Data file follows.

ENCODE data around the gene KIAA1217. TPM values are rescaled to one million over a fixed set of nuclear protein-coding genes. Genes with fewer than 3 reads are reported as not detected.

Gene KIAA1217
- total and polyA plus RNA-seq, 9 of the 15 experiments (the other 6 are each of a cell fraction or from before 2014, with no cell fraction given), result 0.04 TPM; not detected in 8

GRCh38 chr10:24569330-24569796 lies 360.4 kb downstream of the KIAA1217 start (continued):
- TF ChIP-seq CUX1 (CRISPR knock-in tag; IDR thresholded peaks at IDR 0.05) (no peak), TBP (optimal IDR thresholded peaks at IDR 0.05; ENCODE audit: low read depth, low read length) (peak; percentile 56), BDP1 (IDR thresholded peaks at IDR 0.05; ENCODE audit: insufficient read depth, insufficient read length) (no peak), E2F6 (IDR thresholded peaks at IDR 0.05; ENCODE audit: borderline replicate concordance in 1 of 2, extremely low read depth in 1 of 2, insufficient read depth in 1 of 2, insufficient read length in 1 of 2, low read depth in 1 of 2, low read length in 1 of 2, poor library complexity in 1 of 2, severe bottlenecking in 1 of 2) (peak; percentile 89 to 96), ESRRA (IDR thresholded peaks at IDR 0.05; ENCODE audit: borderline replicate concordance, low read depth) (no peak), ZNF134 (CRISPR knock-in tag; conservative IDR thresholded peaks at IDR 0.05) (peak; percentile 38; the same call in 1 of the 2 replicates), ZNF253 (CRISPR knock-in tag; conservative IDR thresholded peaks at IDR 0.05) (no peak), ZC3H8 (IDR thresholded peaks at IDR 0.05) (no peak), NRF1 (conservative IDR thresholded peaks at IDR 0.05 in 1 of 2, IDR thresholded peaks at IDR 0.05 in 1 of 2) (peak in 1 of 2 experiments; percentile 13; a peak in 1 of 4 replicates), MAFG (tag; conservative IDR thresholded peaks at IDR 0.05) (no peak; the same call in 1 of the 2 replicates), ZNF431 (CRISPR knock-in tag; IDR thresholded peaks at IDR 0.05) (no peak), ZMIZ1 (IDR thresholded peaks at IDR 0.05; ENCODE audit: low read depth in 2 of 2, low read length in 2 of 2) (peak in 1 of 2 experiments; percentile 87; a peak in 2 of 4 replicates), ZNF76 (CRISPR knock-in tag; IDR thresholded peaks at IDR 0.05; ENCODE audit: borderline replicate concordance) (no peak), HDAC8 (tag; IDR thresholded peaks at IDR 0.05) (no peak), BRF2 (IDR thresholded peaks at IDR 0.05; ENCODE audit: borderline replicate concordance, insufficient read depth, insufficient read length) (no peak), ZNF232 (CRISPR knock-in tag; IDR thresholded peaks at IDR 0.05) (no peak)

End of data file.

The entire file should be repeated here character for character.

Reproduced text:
ENCODE data around the gene KIAA1217. TPM values are rescaled to one million over a fixed set of nuclear protein-coding genes. Genes with fewer than 3 reads are reported as not detected.

Gene KIAA1217
- total and polyA plus RNA-seq, 9 of the 15 experiments (the other 6 are each of a cell fraction or from before 2014, with no cell fraction given), result 0.04 TPM; not detected in 8

GRCh38 chr10:24569330-24569796 lies 360.4 kb downstream of the KIAA1217 start (continued):
- TF ChIP-seq CUX1 (CRISPR knock-in tag; IDR thresholded peaks at IDR 0.05) (no peak), TBP (optimal IDR thresholded peaks at IDR 0.05; ENCODE audit: low read depth, low read length) (peak; percentile 56), BDP1 (IDR thresholded peaks at IDR 0.05; ENCODE audit: insufficient read depth, insufficient read length) (no peak), E2F6 (IDR thresholded peaks at IDR 0.05; ENCODE audit: borderline replicate concordance in 1 of 2, extremely low read depth in 1 of 2, insufficient read depth in 1 of 2, insufficient read length in 1 of 2, low read depth in 1 of 2, low read length in 1 of 2, poor library complexity in 1 of 2, severe bottlenecking in 1 of 2) (peak; percentile 89 to 96), ESRRA (IDR thresholded peaks at IDR 0.05; ENCODE audit: borderline replicate concordance, low read depth) (no peak), ZNF134 (CRISPR knock-in tag; conservative IDR thresholded peaks at IDR 0.05) (peak; percentile 38; the same call in 1 of the 2 replicates), ZNF253 (CRISPR knock-in tag; conservative IDR thresholded peaks at IDR 0.05) (no peak), ZC3H8 (IDR thresholded peaks at IDR 0.05) (no peak), NRF1 (conservative IDR thresholded peaks at IDR 0.05 in 1 of 2, IDR thresholded peaks at IDR 0.05 in 1 of 2) (peak in 1 of 2 experiments; percentile 13; a peak in 1 of 4 replicates), MAFG (tag; conservative IDR thresholded peaks at IDR 0.05) (no peak; the same call in 1 of the 2 replicates), ZNF431 (CRISPR knock-in tag; IDR thresholded peaks at IDR 0.05) (no peak), ZMIZ1 (IDR thresholded peaks at IDR 0.05; ENCODE audit: low read depth in 2 of 2, low read length in 2 of 2) (peak in 1 of 2 experiments; percentile 87; a peak in 2 of 4 replicates), ZNF76 (CRISPR knock-in tag; IDR thresholded peaks at IDR 0.05; ENCODE audit: borderline replicate concordance) (no peak), HDAC8 (tag; IDR thresholded peaks at IDR 0.05) (no peak), BRF2 (IDR thresholded peaks at IDR 0.05; ENCODE audit: borderline replicate concordance, insufficient read depth, insufficient read length) (no peak), ZNF232 (CRISPR knock-in tag; IDR thresholded peaks at IDR 0.05) (no peak)